How Shift Will Help Atlantic Cross Ocean

ATLANTIC Microsystems is a small computer company in Herndon, Va. But it has big ambitions - especially in Eastern Europe. If the United States and its allies lift restrictions, the firm will be able to export more and may even enter into a joint venture in Czechoslovakia, says Terence Dittrich, an East European specialist who is a consultant to the company.

Mr. Dittrich figures the company will be able export more because Atlantic's delivery times will become more competitive with computers made in Western Europe. Currently, Dittrich estimates it takes 90 to 120 days to have a license approved by the US government. Atlantic's European competitors get approval in 30 to 50 days. ``If we don't have to apply for a license, we can get a product shipped in three weeks,'' Dittrich says.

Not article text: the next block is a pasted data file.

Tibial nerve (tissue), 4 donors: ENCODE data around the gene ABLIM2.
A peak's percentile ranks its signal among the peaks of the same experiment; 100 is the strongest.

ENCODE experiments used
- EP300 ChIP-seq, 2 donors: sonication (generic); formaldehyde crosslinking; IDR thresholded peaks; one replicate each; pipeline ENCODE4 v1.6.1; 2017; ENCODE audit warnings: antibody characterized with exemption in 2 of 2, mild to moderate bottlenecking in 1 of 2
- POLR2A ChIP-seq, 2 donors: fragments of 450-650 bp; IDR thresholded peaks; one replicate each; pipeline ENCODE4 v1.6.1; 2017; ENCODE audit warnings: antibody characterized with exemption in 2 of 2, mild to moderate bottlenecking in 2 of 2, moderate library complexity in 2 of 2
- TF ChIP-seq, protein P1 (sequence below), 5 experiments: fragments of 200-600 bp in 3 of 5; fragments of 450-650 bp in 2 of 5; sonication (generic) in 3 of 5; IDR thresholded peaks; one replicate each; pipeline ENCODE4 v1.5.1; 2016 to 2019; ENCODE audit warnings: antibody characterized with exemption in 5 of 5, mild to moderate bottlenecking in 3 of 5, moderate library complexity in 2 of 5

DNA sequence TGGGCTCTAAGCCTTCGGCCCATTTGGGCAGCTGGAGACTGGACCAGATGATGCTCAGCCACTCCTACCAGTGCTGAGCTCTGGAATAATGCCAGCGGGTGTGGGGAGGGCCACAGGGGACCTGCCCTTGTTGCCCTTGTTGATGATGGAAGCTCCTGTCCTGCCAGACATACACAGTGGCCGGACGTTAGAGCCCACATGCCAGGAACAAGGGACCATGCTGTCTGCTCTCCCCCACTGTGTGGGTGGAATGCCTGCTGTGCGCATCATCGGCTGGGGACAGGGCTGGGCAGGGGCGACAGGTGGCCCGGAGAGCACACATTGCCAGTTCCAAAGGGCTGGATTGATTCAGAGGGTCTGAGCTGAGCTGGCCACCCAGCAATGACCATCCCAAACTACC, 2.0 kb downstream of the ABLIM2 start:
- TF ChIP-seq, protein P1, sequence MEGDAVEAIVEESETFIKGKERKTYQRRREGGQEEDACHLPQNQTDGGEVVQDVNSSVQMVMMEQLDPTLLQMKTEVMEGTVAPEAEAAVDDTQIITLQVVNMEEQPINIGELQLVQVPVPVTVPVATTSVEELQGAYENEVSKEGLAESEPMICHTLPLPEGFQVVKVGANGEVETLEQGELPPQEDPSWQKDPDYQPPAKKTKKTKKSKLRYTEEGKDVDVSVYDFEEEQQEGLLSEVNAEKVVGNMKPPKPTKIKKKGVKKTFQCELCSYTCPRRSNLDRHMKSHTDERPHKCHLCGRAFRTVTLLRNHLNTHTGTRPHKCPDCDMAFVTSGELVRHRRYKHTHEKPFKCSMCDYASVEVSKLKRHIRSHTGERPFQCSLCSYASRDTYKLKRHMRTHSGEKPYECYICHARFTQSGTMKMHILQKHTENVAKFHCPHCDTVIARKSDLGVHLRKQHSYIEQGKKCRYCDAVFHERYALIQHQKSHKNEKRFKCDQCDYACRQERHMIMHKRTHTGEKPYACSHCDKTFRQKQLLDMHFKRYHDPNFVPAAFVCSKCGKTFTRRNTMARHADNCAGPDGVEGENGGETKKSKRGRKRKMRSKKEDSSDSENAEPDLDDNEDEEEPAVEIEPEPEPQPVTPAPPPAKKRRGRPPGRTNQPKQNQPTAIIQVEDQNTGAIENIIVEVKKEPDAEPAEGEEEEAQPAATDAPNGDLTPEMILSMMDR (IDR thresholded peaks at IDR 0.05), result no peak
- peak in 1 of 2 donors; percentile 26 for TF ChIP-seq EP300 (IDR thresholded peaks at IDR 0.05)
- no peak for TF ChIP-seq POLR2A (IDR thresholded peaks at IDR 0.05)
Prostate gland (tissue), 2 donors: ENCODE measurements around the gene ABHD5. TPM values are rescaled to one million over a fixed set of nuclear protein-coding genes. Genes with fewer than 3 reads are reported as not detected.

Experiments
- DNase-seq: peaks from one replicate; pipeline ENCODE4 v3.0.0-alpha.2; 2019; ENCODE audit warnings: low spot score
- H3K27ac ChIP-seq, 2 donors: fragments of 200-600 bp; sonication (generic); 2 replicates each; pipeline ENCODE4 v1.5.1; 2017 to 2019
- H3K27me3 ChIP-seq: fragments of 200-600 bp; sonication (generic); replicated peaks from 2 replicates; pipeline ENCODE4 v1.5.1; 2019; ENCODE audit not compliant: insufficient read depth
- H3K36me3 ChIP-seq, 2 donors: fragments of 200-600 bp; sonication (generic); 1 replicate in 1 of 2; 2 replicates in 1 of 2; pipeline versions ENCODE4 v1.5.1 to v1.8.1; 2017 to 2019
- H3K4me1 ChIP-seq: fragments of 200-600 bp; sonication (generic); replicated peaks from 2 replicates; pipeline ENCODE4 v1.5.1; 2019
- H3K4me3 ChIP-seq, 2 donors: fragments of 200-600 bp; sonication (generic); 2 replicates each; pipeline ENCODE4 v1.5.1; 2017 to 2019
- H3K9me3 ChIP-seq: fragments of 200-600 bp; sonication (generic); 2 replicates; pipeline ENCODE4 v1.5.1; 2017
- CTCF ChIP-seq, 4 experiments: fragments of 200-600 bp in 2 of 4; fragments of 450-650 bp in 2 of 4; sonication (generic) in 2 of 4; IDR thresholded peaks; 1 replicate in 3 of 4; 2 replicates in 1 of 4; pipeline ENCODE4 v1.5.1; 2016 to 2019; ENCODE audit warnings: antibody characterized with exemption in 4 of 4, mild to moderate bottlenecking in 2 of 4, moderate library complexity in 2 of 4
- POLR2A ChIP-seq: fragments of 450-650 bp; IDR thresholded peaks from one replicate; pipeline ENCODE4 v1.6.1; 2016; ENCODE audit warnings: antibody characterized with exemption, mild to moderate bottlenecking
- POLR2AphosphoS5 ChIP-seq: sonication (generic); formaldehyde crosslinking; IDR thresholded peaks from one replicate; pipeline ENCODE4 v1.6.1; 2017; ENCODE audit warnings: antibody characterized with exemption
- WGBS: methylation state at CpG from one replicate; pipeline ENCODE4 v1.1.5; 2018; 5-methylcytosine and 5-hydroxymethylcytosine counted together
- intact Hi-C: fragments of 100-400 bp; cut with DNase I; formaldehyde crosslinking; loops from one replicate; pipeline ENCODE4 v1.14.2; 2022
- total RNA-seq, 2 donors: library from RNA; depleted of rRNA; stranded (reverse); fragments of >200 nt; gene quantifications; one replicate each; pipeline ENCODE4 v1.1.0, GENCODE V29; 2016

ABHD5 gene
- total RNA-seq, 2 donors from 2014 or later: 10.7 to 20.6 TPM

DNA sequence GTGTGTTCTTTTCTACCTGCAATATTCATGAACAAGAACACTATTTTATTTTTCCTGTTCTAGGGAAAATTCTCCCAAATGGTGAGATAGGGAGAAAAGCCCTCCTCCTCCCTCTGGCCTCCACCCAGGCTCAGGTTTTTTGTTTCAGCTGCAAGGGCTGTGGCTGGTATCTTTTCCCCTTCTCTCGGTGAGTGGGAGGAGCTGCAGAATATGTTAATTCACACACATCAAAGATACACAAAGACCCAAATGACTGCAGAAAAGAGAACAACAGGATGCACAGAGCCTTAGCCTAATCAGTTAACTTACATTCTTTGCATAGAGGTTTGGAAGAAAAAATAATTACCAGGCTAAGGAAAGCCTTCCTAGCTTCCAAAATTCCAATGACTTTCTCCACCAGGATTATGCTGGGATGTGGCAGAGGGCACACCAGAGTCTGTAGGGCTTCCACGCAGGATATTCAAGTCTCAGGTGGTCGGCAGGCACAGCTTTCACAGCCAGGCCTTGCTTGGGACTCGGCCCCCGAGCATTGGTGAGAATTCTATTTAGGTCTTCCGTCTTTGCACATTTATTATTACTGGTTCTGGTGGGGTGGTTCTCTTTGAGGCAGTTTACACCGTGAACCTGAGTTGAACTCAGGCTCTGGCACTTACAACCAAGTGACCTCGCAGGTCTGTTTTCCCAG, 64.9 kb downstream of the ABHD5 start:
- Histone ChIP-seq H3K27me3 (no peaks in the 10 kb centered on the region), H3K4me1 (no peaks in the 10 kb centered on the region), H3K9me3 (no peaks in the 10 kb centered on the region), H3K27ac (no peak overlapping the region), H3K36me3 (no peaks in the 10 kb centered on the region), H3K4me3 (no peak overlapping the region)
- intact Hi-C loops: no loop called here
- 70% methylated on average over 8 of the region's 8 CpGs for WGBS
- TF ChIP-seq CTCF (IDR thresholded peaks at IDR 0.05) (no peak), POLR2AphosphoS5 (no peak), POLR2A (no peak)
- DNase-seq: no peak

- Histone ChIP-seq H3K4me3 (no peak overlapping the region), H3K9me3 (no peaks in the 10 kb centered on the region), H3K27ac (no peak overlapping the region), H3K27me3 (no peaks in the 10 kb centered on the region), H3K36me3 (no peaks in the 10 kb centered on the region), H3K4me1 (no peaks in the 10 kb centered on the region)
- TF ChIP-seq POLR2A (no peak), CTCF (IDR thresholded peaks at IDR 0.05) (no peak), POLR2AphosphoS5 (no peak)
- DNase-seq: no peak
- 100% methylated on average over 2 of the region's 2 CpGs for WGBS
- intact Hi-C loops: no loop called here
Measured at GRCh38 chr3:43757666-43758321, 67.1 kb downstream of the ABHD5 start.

Faster delivery means more satisfied customers and more referrals. Atlantic's computers are used by a variety of users.

As volume expands, the company may look for a joint-venture partner. ``With regular shipments, there is the need for a presence over there to smooth out barriers,'' Dittrich explains.

Atlantic is not alone in seeing the markets open. A senior State Department official says the decontrol order will affect basically every personal computer that can be bought over the counter. In addition, it frees up the sales of many small mainframes and minis. This will benefit some of the big names in computing, such as IBM, Apple, NCR, Digital Equipment, and Control Data - and some of the small names - like Atlantic Microsystems.

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